• Clap 808 2 – Tuned down 9 semitones with a 230ms decay
  • Kick 909 11 – Tuned down 2 semitones with a Low Pass Filter at 300Hz
  • ClosedHH House 3 – Tuned up 2 semitones
  • OpenHH Dubway 1
  • Snare 808 12 – Tuned down 6 semitones with a 209ms decay
  • Snare 808 12 – Tuned down 6 semitones with a 66ms decay

Remaking that synth sound was the trickiest part. It sounds like a fast filter sweeping across a sine tone. It sounds like he performed the rhythm by twirling the knob. Unfortunately, I don’t have whatever synth he used. So I tried to recreate it in Massive. I was able to get pretty close using two low pass filters hooked up to a performer, which is a curve sequencer that acts a bit like an LFO.

My sound is clearly not as funky as the original. I attribute this to several things. First, the human performance aspect of the original probably helped. Second, the filter he was using was a little edgier than most digital filters.

An interesting side-effect of the filter sweeps is that they add little percussive clicks whenever the filter reaches 0Hz. These clicks sound a bit like synthesized kick drums with tight low pass filters. In other words, a side effect of this performance technique may have been to add extra thump to the drums. That may be part of what made it stand out when DJs played it back in 1992.

Remaking the vocals wasn’t tricky in terms of editing, but it was essentially impossible in terms of timbre and liveliness. I tried to record the line after an eleven hour day at work. I made five attempts with three different microphones, but none of them had the liveliness of the Curtis Jones line. It sounds like he’s speaking monotonously, but really, he speaks with authority and musical rhythm that is difficult to recapture for someone like me who almost never performs with his voice.

The sound of Curtis Jones speaking “it’s time for the perculayda” is a bit like The Amen Break. It might seem simple on the surface, but the magic in the original can’t be duplicated.

Here’s my remake on SoundCloud.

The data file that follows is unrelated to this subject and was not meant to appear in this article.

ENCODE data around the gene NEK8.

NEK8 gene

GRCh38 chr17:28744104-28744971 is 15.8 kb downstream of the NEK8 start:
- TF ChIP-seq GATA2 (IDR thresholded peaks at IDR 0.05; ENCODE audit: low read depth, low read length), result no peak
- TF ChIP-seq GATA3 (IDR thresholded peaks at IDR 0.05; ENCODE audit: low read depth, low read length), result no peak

Conclusions

The Percolator is a great track because it combines unique rhythmic sound design with a quirky, adventurous approach to composition. Although the piece was written when EDM was in its infancy, it reflects a deep understanding of EDM at the time and where EDM was headed.

There aren’t that many elements in the percolator. Just the vocals, synthesizer, and drums. Interest is generated through the internal structure of each part, and how that structure interacts with the other parts.

The lead synthesizer is just awesome in The Percolator. It’s an electronic screech performed in a very rhythmic, danceable way. It’s simultaneously robotic and human at the same time. Also, it reinforces the beat. The filter sweeps create thumping rhythmic patterns that accentuate and contrast with the drums. It’s easy to hear why dancers found it so mesmerizing at the time.

Until I did the remake, I didn’t hear the quirky form that underpins The Percolator. The form is a fascinating hybrid of a layered form with a pop-style verse-choruse form. The drums follow a layered form; they build up element by element, then break down, then build up again. The synthesizer, on the other hand, alternates between three contrasting loops in a generally sequential pattern of intro, verse, chorus. This is easiest to see in an annotated screenshot of my remake.

A final interesting note about this piece is that it may have been created with only a drum machine (and the vocal loop, obviously). The lead synthesizer sounds very much like a filter opening and closing on a classic synthesized kick drum.

Further Reading

The Underground is Massive by Michaelangelo Matos
Caffeine Funk: An Interview with Cajmere
14 Synthesizers that Shaped Modern Music
Wiki: Curtis Jones

Source Samples and Patches for the Remake

This zip file contains one battery drum kit, three Massive patches, and a loop of me chanting “it’s time for the percolator.” Have fun with it!